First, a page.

Don’t ask your parents, just ask Google for careers advice!

New research reveals that teenagers are most likely to turn to Google (52%) for career inspiration, ahead of their parents (41%) and teachers (37%)

The research, carried out by the Royal Academy of Engineering, explores the relationship between teens aged 13 to 18 and their parents when thinking about the future, and found that search engines were the top choice as a source for information (52%) versus both parents (41%) and teachers (37%).

Teenagers today rank passion as the most important qualifier for any future job, with 63% saying they think they will find a career they are passionate about.

The research also suggests that parents recognise their children should learn from their own experience with career choices, with 74% of parents of 18 year olds and under saying that their children should consider if their future career is something that they are passionate about today.

Parents selected this over and above other considerations like their academic skills or earning potential – even as only 35% say their current career reflects what they enjoyed as a teenager.

The research indicates that starting conversations with young people about the future by talking about their passions today, rather than just asking them what they want to be when they grow up, may be a way to make these conversations more positive and less stressful.

A third of young people say that simply being asked what they want to be when they grow up makes them feel pressured and 30% say it makes them feel anxious.    

The findings have informed a new campaign, #ThisIsEngineering, led by the Royal Academy of Engineering in collaboration with EngineeringUK and industry partners, which aims to provide more young people with an opportunity to explore how their current passions could lead to fulfilling careers through engineering.

The campaign will illustrate the role engineering plays in everyday life and popular culture – from fashion to sport. It comes as figures from a forthcoming EngineeringUK report show that there is an annual demand for at least 124,000 engineers and technicians with core engineering skills.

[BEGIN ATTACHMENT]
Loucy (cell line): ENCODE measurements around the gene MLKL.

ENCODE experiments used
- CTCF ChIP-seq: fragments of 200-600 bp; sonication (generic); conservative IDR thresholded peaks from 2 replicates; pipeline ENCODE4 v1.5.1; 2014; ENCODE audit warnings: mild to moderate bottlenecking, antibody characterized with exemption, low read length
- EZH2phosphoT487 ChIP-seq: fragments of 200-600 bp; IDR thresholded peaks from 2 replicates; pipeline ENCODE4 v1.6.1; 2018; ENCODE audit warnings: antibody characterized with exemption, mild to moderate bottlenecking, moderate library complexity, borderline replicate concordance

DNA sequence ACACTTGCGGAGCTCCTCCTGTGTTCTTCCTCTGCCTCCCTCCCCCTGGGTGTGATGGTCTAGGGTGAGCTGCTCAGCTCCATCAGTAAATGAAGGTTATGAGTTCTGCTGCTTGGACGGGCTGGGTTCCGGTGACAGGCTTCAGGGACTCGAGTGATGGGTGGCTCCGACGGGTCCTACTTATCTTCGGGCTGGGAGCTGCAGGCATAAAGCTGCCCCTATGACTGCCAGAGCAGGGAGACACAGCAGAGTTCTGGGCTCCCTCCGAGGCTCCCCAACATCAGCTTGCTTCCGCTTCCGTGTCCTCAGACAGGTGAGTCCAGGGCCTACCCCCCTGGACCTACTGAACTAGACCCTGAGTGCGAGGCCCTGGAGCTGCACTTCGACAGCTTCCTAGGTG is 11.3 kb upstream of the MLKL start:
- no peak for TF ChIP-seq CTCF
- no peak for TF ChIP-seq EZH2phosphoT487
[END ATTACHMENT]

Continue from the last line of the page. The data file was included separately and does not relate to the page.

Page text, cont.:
Says Dr Hayaatun Sillem, CEO, Royal Academy of Engineering: 

“What sets this campaign apart is that we are engaging young people in conversations, on social media, about the things they love today, and how engineering is relevant to them, rather than starting by asking where their career may take them in ten years’ time – a difficult thing to envisage as a teenager.

“There will be a high demand for engineers from all backgrounds in the future, but not enough young people get the opportunity to explore what a career in engineering may offer that’s relevant to them today. We want to tap into young people’s passions and interests and to show them that engineering gives them a chance to shape the future doing something that they love.”

Adds Dr. Claire Halsey, Chartered Clinical Psychologist and Parenting Expert: 

“We are putting tremendous pressure on kids to make decisions impacting their future whilst in secondary school, when in fact our brains are still being shaped at age 18.”

“As parents, we want to do everything we can to help our children follow their interests and passions at school and afterwards, and find the steps and options to pursue what they love into a career. Engineering is under-recognised as a varied route into a wide range of industries, and helps young people realise their career path isn’t an ‘all or nothing’ choice.”

More information is available at

Chris Price

One thought on “Don’t ask your parents, just ask Google for careers advice!

  • For the brightest future everyone should focus on their interest and passion and for further guidance now google can help you.

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